By now you’ve probably seen her. More than likely, she’s been in your living room telling you that she’s in the shipping business — hauling precious cargo — and can’t let a headache shake her concentration. Yes, she’s a school bus driver. And, yes, Advil cures her headache. What’s interesting about this television commercial is how it has resonated within the school transportation community. Through the grapevine, I’ve heard that school bus drivers, especially, have embraced this 30-second sales pitch like a newly found twin. Not content to exult in silence, some have phoned and e-mailed Advil’s manufacturer, Whitehall-Robins, to thank the company for the positive imagery. Although the woman in the commercial seems rather prone to headaches, she apparently radiates a level-headed sensibility and cheerful attractiveness that we would like America to believe is the essence of the person who sits behind the wheel of their children’s school bus.
Why we’re so pleased
The gratitude the school bus community feels for this depiction stems from its sharp contrast to the usual way in which the media characterizes the industry and, in particular, school bus drivers. It’s almost frightening to consider that television’s most enduring depiction of a school bus driver is Otto, the head-banging, pot-smoking character from The Simpsons. I’m not saying, however, that the news media is unduly harsh or unfair in its coverage of school bus drivers. We need only look at a recent incident to see that irresponsible — and criminal — behavior by a bus driver cannot be ignored. The incident I’m referring to is the drunk-driving arrest of a veteran school bus driver in Virginia Beach, Va. Reports indicate that this driver’s blood alcohol level was .23, almost four times the legal limit. And she allegedly had an open container on the bus, not to mention more than 20 schoolchildren. I bring up this incident because it was heatedly discussed during a talk radio show here in Southern California. Now I’m sure that motorists are arrested every day for driving while similarly intoxicated. Unless they’re a celebrity, however, their arrests don’t make the local news, much less a radio show more than 3,000 miles away.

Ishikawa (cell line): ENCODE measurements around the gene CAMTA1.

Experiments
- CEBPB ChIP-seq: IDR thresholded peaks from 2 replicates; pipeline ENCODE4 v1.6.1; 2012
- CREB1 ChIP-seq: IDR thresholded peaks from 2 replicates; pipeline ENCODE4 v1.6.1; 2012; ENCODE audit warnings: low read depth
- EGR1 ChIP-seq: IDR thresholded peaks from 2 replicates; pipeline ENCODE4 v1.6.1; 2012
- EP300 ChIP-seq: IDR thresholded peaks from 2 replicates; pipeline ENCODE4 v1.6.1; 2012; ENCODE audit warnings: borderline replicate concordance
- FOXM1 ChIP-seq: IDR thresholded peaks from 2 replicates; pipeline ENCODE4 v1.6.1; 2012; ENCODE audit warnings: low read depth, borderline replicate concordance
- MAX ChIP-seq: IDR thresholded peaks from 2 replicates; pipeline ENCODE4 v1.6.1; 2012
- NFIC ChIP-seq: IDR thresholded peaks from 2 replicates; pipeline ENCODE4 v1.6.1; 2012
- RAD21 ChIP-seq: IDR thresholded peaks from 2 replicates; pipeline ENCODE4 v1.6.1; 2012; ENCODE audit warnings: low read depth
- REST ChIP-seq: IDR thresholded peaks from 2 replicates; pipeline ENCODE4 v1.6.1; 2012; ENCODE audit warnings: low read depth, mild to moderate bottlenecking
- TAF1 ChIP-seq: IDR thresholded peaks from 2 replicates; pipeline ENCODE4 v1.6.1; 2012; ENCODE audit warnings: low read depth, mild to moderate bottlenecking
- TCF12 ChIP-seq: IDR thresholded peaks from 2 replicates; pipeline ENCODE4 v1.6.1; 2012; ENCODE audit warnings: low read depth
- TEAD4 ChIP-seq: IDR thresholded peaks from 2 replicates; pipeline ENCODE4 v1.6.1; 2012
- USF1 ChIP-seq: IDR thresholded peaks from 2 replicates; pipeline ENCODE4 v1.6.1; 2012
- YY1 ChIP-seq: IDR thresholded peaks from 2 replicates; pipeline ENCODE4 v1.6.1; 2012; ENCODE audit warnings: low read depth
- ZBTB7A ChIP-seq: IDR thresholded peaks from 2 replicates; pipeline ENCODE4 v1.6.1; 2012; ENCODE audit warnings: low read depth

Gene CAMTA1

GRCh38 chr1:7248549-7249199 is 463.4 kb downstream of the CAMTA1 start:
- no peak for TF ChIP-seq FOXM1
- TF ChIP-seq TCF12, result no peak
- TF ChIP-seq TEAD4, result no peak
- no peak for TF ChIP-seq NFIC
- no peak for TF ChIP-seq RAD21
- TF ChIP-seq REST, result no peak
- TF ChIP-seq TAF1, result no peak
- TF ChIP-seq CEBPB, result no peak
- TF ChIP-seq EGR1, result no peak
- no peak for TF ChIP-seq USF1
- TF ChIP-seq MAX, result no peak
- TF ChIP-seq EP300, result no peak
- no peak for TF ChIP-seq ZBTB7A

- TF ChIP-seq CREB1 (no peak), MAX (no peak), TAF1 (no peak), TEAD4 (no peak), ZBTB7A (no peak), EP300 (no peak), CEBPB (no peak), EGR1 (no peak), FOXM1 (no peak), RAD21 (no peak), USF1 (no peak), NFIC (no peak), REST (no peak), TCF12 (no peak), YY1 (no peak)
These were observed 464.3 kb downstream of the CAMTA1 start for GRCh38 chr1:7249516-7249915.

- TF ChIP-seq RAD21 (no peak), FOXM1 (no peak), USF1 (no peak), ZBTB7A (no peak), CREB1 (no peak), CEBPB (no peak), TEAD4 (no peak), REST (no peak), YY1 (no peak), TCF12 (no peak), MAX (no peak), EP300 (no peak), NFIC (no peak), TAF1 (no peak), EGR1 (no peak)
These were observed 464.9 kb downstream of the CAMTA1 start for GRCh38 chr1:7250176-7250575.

Scrutiny is unavoidable
This industry, because of its charter, is under a magnifying glass, with every blemish turned into a 20-second segment on the evening news. When you do your job perfectly, no one shows up with a film crew to document your success. But if you falter just once, a camera and microphone will be waiting for you. We often talk about the 1 or 2 percent of the children on the bus who are responsible for nearly all of the mischief and harmful behavior. School transportation employees are no different. A small percentage of them end up on the local news. We see them being led into court in a baggy jumpsuit, and we cringe when the news anchor describes them as school bus drivers. The woman with the headache is a more pleasing image — and much closer to reality.